“As such, few of the old rules apply,” he said. “Outdated CPM or CPC models might suffice for generalist branding campaigns, but smart mobile marketers are linking mobile campaigns to actionable, commerce-enabled mobile pages where success can be measured by lift and increased revenue.

Rethink mobile
According to Mr. Kerr, it is essential that marketers rethink their goals.

It is important for marketers to see who they are looking to target and find out more about their user.

Additionally, testing is key and helps marketers see what works and what does not.

“Try some things in a limited way, to learn,” Mr. Kerr said. “Are you prepared for NFC? Tried QR codes? Location to push ads to shoppers?

“There is real value in learning and gaining experience in this space, as mobile continues to grow and evolve,” he said. “Mobile consumers want to act, they do not want to surf off to some Web page and read a lot of branding messaging on their smartphone.

“Ask yourself how easy it is for a mobile consumer to complete an action, then tweak the campaign.”

For example, if a company is running a mobile advertising campaign, it is important to link the campaign to mobile-optimized landing pages where an action can occur, as well as be able to track the lift.

“No mobile campaign can succeed if the mobile consumer lands on a page not formatted for mobile,” Mr. Kerr said. “Also, target mobile ads for max effectiveness by using mobile-specific variables like realtime proximity to your locations as a prequalification.

“Consider proposing a revshare arrangement with ad networks, where they share the tracked upside, in exchange for tweaking the campaign for max effectiveness,” he said.


All about SMS
Currently, many marketers are dabbling in SMS.

However, a SMS campaign might not get enough sign-ups or opt-ins that are expected.

Sending messages to consumers can help build a dialogue between the brand and the customer.

However, bombarding them with messages or sending them texts that are not relevant can help diminish that relationship.

“Messaging campaigns fail for a variety of reasons,” said Jeff Hasen, chief marketing officer of Hipcricket + Augme Technologies, Kirkland, WA.

“One is a lack of strong call to action – the mobile subscriber needs to be incented to do something and the CTA must be prominent or it will be lost,” he said.

“A second is poor execution – it took more than five hours for me to get a bounceback message after I responded to the NFL’s Super Bowl spot call to action.”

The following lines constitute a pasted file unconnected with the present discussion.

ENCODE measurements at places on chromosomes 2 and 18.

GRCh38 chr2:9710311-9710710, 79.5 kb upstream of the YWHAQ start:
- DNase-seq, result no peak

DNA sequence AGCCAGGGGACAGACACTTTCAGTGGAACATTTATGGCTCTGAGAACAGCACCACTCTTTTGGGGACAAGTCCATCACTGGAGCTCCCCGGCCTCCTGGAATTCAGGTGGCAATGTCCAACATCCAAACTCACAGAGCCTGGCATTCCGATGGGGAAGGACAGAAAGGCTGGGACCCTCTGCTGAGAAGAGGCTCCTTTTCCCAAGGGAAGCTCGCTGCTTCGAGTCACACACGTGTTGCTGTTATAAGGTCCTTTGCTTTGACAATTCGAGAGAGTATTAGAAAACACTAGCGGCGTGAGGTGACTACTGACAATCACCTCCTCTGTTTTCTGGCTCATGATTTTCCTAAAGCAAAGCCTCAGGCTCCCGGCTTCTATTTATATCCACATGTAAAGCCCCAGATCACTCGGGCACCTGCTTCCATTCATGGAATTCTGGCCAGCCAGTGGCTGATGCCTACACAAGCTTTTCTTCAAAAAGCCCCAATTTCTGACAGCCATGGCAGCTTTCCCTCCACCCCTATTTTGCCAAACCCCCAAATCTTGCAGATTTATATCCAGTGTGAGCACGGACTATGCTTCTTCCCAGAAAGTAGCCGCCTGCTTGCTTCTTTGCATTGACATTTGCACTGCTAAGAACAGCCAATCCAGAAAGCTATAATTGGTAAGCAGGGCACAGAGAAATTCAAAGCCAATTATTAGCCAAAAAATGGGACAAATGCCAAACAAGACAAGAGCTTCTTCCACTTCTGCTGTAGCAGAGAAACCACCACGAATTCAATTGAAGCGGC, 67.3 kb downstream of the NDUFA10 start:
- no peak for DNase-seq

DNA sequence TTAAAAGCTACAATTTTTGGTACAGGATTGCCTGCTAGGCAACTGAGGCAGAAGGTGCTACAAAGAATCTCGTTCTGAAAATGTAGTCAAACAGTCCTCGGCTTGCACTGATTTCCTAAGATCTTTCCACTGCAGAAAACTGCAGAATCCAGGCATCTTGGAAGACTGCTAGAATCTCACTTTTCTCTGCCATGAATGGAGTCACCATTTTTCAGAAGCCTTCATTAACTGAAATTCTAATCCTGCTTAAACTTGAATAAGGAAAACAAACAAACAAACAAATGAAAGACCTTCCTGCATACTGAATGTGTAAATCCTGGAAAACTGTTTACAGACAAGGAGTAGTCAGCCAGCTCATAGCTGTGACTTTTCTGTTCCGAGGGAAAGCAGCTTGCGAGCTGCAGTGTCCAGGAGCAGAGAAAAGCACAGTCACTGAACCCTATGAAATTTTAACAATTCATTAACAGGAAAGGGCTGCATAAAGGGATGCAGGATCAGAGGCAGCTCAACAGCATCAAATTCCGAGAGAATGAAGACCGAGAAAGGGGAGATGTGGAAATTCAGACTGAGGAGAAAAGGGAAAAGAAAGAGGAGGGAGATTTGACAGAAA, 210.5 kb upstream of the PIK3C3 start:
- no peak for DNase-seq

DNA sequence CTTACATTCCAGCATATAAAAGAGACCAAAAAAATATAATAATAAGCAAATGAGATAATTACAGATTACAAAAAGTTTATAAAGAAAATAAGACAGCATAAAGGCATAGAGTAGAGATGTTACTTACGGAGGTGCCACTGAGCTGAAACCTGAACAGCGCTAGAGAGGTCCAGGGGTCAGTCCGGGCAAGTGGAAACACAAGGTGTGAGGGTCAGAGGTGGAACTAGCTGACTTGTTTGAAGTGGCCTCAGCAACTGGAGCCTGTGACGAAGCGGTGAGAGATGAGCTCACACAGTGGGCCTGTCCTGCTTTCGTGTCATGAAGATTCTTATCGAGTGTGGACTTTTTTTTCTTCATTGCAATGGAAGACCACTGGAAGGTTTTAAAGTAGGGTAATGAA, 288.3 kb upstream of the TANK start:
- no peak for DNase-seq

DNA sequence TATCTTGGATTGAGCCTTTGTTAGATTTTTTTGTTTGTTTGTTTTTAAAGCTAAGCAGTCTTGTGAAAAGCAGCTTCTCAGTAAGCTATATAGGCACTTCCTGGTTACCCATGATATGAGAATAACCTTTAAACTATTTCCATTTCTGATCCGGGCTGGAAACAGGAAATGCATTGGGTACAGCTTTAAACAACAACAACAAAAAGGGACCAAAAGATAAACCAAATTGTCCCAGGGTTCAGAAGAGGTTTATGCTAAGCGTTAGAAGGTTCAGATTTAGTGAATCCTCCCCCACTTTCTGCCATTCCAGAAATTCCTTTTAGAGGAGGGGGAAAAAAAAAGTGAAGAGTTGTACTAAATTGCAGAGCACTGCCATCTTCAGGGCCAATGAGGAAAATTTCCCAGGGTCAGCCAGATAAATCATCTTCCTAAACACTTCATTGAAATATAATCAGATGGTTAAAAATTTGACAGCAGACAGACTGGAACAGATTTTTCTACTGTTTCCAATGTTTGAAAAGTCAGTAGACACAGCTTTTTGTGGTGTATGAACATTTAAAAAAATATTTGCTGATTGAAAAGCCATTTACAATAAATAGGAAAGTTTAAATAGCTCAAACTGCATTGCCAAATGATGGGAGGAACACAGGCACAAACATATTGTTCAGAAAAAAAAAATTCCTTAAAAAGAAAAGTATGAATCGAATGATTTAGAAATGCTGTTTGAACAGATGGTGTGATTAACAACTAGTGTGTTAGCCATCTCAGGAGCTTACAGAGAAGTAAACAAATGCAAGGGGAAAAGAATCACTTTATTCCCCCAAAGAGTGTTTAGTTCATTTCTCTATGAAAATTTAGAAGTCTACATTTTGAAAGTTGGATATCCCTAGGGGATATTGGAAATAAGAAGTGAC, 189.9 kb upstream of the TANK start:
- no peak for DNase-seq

Mobile subscribers are all about instant gratification, per Mr. Hasen.

To succeed, marketers should start by mapping a strategy for their business goals.

According to the executive, several best practices include working with a provider that offers technology with strategy and creative, testing before diving in fully and providing multiple ways for consumers to engage.

“Hipcricket client Macy’s does this extremely well,” Mr. Hasen said. “For instance, its Backstage Pass program has elements including a QR code, SMS, mobile Web and MMS.”

Many marketers are also using QR codes in their campaigns to drive user engagement.

However, consumers are still not educated on what a QR code is or what they need to scan it with – therefore, they are not getting the scans they had expected.


“With any digital marketing tool, it is critical to measure your results and adjust your approach if it is not meeting objectives,” said Mike Wehrs, CEO of Scanbuy, New York. “QR Codes should follow the same rules.

“Create your codes with a tracking tool so you can look at the performance on scan rates and engagement,” he said. “If your campaign is not getting the scans you expected, you may want to rethink where the code is being placed and revise the call to action around the code to be more direct about why to scan.

“Both of those are critical to create relevance and value for the consumer. If you are not seeing engagement results, then you need to ensure you are doing the basics like delivering mobile optimized content that gives the user a compelling experience. Think about what that user would want at the time they scan your code and deep link them into the best possible experience.”


Where to start
According to Marci Troutman, CEO of SiteMinis, marketers should use mobile as an A/B testing ground.

“If a campaign is not getting enough lift, try a different approach with the same campaign, change the order of the action item, move a click-through to the top and add another action item for two in one,” she said.